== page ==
Source code is spread around a broad spectrum of code hosting platforms and websites, and developed using a variety of version control systems. In order to collect and archive it properly, Software Heritage needs adaptors for each of the platforms and version control systems out there. This is a humbling task, that needs expert contributions.
This is why we are partnering with funders around the world to provide grants for experts that are willing to engage with the long term mission of Software Heritage. This page lists these grant programs, together with the grants already awarded, and information on how to apply for the programs that are still open.
A grant from Alfred P. Sloan Foundation has been awarded to Software Heritage specifically to foster the emergence of a community of expert contributors to increase the coverage of the Software Heritage archive.
Founded in 1934 by industrialist Alfred P. Sloan Jr., the Foundation is a not-for-profit grantmaking institution that supports high quality, impartial scientific research; fosters a robust, diverse scientific workforce; strengthens public understanding and engagement with science; and promotes the health of the institutions of scientific endeavor.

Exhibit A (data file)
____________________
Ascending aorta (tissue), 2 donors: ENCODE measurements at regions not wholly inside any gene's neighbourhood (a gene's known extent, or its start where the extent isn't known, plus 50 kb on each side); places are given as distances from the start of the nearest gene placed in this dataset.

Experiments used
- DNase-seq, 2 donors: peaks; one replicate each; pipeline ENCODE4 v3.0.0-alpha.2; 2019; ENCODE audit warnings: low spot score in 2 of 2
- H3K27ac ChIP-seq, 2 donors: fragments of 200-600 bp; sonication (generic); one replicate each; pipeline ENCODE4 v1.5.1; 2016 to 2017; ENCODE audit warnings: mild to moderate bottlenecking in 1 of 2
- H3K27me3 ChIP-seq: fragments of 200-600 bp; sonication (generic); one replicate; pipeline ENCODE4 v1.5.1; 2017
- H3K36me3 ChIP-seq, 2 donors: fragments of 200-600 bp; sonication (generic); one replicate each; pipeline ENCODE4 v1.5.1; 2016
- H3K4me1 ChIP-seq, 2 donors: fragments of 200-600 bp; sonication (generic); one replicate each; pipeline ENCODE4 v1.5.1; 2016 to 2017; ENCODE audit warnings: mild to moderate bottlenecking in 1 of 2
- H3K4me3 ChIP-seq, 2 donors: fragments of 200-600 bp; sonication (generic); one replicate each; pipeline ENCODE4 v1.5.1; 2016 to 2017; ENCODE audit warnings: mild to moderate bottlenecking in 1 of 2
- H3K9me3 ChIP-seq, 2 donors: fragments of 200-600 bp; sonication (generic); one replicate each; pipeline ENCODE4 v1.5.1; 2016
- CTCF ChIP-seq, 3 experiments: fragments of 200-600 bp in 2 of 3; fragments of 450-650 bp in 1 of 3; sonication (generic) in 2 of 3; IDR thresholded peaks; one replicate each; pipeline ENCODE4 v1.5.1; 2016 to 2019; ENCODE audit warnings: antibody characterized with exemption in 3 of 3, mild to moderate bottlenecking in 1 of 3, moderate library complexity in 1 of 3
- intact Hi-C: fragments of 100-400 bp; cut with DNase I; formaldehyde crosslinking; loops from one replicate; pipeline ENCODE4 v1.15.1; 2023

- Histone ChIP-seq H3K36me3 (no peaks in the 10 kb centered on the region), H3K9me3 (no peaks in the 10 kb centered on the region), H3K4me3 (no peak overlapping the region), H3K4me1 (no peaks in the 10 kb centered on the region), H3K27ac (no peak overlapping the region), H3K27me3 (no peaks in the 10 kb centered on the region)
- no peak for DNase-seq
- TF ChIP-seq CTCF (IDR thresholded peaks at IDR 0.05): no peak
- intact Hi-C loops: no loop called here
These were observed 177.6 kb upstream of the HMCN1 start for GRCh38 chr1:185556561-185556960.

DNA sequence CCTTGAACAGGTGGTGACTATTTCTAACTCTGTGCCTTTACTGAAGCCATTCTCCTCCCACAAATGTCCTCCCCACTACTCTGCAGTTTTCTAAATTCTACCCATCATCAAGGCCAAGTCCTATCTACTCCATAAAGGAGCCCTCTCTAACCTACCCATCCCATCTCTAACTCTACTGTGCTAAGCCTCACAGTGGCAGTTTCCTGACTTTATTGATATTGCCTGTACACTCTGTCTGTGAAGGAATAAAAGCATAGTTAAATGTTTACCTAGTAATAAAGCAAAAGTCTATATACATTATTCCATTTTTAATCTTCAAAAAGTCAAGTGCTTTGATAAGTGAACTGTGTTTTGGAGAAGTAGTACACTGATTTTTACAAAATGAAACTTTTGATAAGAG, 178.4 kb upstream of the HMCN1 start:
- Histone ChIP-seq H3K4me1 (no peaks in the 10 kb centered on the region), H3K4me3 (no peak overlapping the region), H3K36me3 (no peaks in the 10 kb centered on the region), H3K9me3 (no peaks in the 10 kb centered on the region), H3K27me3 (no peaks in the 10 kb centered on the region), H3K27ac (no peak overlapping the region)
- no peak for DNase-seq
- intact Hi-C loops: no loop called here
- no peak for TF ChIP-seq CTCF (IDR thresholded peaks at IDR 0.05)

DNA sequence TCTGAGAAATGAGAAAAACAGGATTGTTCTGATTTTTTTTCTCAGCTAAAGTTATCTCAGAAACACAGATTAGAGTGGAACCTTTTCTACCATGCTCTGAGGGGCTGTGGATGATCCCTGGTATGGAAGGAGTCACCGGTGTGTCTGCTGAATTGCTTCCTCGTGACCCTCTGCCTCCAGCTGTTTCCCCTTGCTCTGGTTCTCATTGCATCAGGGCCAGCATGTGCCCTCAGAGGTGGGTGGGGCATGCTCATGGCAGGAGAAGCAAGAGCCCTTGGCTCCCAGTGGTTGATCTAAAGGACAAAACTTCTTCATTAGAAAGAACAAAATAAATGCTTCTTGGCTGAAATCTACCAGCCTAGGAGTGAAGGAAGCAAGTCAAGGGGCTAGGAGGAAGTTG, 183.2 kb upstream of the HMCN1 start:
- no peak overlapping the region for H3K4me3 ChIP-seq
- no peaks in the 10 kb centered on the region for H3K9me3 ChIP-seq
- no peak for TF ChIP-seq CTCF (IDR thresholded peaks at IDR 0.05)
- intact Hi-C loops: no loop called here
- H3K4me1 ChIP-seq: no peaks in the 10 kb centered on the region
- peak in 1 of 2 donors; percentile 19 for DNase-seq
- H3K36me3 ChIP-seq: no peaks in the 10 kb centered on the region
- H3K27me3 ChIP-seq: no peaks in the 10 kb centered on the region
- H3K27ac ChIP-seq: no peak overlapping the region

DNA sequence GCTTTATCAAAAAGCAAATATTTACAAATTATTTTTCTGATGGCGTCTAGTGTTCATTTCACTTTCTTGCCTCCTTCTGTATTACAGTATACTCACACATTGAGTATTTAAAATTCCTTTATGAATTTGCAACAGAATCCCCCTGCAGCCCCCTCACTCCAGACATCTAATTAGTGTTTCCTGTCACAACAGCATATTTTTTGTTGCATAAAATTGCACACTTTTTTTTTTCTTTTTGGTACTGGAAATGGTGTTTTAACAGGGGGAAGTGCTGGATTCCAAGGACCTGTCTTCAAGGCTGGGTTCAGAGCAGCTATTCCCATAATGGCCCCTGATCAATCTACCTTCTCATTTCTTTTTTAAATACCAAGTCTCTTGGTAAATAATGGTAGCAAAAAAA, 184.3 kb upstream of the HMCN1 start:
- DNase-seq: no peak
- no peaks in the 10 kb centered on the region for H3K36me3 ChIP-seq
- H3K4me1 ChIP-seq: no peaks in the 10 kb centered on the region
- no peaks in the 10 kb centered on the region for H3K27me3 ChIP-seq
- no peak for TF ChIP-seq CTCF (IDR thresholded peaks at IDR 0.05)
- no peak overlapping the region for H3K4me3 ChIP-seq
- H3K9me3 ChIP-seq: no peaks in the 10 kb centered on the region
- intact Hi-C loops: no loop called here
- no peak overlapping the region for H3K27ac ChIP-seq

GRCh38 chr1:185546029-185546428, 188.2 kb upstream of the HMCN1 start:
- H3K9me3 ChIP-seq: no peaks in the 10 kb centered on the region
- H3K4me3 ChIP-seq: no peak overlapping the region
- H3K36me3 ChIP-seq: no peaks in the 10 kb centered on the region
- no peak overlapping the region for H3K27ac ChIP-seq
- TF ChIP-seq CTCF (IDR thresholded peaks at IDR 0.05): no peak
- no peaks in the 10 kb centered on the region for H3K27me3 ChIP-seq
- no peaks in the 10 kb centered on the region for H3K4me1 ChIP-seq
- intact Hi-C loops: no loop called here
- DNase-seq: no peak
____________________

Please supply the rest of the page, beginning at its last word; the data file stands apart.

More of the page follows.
By receiving this first subgrant from Alfred P. Sloan Foundation, Cottage Labs will bring to bear its expertise to develop a SWORD based connector that will allow all instances of InvenioRDM to safely and efficiently archive in Software Heritage the source code of all research projects that will be deposited in them, and to provide the corresponding intrinsic identifiers (SWHID) to the research community.
A second subgrant from Sloan Foundation has been awarded to Stefan Sperling to contribute to expand the Software Heritage archive.
Stefan will be working on CVS and Subversion loaders.
CVS and Subversion were in widespread use in the 90s and 2000s, beforethe advent of distributed version control systems like Git or Mercurial.